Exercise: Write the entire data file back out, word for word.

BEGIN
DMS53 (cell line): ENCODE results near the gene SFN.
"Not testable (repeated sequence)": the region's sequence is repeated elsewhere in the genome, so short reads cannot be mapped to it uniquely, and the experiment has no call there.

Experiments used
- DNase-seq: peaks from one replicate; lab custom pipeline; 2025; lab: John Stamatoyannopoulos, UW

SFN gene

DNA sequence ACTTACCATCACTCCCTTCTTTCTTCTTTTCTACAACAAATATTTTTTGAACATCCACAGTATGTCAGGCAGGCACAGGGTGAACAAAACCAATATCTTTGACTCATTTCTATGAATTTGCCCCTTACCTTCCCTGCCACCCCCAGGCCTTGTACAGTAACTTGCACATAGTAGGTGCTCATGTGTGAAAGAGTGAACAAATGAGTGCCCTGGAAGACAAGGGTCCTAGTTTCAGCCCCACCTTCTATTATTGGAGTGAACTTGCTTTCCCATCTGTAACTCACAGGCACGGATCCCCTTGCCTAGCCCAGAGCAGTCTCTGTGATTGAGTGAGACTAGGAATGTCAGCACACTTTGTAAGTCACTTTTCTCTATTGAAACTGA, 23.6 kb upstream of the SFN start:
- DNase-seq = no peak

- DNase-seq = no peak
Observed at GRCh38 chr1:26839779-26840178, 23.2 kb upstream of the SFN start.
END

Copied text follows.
DMS53 (cell line): ENCODE results near the gene SFN.
"Not testable (repeated sequence)": the region's sequence is repeated elsewhere in the genome, so short reads cannot be mapped to it uniquely, and the experiment has no call there.

Experiments used
- DNase-seq: peaks from one replicate; lab custom pipeline; 2025; lab: John Stamatoyannopoulos, UW

SFN gene

DNA sequence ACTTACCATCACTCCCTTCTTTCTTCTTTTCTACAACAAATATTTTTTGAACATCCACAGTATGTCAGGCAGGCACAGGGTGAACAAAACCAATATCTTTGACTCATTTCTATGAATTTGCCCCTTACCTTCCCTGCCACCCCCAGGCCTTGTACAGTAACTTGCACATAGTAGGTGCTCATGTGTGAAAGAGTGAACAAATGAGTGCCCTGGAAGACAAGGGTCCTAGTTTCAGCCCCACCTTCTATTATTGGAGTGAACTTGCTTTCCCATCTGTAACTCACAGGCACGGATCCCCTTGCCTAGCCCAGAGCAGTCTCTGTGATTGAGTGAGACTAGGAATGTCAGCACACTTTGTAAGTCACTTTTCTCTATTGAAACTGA, 23.6 kb upstream of the SFN start:
- DNase-seq = no peak

- DNase-seq = no peak
Observed at GRCh38 chr1:26839779-26840178, 23.2 kb upstream of the SFN start.